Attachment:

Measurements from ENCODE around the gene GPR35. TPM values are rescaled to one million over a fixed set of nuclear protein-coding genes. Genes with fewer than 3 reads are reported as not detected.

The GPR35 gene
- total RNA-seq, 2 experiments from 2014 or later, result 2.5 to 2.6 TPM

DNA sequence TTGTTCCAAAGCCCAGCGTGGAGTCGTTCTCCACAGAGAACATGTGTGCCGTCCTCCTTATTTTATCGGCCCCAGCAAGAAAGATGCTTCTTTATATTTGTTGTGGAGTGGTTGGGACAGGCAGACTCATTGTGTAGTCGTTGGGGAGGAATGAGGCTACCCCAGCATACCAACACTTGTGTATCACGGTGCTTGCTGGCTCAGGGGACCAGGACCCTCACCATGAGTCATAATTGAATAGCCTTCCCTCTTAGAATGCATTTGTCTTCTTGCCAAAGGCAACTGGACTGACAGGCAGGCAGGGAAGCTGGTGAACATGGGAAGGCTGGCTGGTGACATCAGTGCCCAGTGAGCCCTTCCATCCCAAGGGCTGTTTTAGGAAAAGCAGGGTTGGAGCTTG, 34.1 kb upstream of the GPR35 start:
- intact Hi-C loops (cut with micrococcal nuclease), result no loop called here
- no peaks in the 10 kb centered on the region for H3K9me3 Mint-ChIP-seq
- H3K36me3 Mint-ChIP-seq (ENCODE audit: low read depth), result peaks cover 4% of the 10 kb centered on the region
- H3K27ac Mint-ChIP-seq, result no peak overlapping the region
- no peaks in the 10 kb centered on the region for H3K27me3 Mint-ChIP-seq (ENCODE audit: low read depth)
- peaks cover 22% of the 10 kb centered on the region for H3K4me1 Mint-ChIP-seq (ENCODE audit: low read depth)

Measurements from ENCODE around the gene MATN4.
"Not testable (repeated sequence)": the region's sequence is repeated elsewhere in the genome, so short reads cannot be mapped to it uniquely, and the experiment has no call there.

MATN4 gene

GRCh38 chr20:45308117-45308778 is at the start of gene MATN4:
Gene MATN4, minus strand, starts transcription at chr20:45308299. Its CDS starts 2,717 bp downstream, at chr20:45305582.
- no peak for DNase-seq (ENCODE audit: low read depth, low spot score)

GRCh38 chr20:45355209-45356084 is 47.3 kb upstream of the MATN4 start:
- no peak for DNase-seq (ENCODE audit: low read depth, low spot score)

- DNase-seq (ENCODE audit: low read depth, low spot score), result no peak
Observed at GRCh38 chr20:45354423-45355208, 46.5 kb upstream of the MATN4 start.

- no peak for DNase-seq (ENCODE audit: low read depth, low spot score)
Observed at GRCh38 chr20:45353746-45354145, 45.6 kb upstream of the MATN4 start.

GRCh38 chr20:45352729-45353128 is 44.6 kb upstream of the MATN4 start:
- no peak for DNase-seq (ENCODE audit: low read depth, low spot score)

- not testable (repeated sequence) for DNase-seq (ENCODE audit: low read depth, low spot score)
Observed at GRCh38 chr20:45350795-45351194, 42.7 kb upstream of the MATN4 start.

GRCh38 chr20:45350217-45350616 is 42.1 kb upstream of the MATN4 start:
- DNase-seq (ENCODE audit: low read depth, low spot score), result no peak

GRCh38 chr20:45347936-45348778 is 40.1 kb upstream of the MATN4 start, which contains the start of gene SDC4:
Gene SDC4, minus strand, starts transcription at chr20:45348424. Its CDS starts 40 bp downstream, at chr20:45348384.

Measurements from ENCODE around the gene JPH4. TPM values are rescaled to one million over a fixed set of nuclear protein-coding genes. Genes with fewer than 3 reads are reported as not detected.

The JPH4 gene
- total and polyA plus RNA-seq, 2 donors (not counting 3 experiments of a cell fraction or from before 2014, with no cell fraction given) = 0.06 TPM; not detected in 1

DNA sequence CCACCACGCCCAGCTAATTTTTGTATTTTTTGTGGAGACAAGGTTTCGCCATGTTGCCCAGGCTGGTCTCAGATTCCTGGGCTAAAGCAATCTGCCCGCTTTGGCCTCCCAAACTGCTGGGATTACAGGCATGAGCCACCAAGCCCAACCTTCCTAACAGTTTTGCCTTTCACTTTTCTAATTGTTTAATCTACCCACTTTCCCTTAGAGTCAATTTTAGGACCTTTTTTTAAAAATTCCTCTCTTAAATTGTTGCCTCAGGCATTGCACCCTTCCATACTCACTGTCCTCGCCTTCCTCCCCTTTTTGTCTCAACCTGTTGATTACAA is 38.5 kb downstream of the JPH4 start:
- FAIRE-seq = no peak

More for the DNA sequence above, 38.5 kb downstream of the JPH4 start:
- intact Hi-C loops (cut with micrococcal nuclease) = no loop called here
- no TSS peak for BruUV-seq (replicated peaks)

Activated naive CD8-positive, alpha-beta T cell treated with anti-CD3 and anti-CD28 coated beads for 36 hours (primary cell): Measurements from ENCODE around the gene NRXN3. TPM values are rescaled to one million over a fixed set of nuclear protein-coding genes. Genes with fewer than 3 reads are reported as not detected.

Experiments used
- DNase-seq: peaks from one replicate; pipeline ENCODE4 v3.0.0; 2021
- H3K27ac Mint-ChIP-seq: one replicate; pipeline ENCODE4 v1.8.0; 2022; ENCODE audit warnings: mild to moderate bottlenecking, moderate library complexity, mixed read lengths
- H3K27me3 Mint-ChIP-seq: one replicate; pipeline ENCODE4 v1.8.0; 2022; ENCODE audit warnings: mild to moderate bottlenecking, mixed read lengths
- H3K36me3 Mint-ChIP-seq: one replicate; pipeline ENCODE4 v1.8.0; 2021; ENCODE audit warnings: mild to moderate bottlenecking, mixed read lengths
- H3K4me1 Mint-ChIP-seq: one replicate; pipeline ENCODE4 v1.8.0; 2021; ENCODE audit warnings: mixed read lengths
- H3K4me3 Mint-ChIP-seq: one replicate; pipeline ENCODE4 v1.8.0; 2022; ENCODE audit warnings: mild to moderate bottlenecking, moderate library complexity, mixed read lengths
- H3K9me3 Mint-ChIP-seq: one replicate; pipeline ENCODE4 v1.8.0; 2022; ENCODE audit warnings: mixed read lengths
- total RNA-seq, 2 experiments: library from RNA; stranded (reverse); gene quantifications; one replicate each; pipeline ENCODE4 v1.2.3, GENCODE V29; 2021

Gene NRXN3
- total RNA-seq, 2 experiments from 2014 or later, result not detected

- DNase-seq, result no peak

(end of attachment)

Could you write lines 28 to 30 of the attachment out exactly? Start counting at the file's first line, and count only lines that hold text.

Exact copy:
- DNase-seq (ENCODE audit: low read depth, low spot score), result no peak

GRCh38 chr20:45347936-45348778 is 40.1 kb upstream of the MATN4 start, which contains the start of gene SDC4:
Gene SDC4, minus strand, starts transcription at chr20:45348424. Its CDS starts 40 bp downstream, at chr20:45348384.